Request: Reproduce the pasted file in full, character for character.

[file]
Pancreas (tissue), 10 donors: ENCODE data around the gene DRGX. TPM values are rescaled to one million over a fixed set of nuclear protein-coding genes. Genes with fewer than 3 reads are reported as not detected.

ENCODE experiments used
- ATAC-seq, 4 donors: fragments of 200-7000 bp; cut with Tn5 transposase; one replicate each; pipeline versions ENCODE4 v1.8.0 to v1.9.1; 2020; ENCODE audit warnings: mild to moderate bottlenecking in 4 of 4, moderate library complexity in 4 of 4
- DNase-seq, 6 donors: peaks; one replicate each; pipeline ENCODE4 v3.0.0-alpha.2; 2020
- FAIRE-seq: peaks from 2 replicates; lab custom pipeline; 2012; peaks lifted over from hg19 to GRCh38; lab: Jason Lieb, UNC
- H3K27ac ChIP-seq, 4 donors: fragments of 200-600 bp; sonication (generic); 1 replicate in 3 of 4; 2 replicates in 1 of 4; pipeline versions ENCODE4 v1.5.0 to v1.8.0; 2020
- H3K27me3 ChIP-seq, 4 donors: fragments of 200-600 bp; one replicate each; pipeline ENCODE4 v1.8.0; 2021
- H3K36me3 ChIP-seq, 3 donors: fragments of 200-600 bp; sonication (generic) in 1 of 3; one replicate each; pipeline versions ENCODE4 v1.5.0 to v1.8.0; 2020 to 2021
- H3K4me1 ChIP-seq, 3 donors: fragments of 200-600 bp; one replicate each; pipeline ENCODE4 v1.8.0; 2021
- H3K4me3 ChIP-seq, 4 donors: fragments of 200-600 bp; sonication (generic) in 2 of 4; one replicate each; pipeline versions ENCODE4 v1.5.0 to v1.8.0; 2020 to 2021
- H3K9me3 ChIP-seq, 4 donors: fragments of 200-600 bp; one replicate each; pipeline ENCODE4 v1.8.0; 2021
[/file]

Pancreas (tissue), 10 donors: ENCODE data around the gene DRGX. TPM values are rescaled to one million over a fixed set of nuclear protein-coding genes. Genes with fewer than 3 reads are reported as not detected.

ENCODE experiments used
- ATAC-seq, 4 donors: fragments of 200-7000 bp; cut with Tn5 transposase; one replicate each; pipeline versions ENCODE4 v1.8.0 to v1.9.1; 2020; ENCODE audit warnings: mild to moderate bottlenecking in 4 of 4, moderate library complexity in 4 of 4
- DNase-seq, 6 donors: peaks; one replicate each; pipeline ENCODE4 v3.0.0-alpha.2; 2020
- FAIRE-seq: peaks from 2 replicates; lab custom pipeline; 2012; peaks lifted over from hg19 to GRCh38; lab: Jason Lieb, UNC
- H3K27ac ChIP-seq, 4 donors: fragments of 200-600 bp; sonication (generic); 1 replicate in 3 of 4; 2 replicates in 1 of 4; pipeline versions ENCODE4 v1.5.0 to v1.8.0; 2020
- H3K27me3 ChIP-seq, 4 donors: fragments of 200-600 bp; one replicate each; pipeline ENCODE4 v1.8.0; 2021
- H3K36me3 ChIP-seq, 3 donors: fragments of 200-600 bp; sonication (generic) in 1 of 3; one replicate each; pipeline versions ENCODE4 v1.5.0 to v1.8.0; 2020 to 2021
- H3K4me1 ChIP-seq, 3 donors: fragments of 200-600 bp; one replicate each; pipeline ENCODE4 v1.8.0; 2021
- H3K4me3 ChIP-seq, 4 donors: fragments of 200-600 bp; sonication (generic) in 2 of 4; one replicate each; pipeline versions ENCODE4 v1.5.0 to v1.8.0; 2020 to 2021
- H3K9me3 ChIP-seq, 4 donors: fragments of 200-600 bp; one replicate each; pipeline ENCODE4 v1.8.0; 2021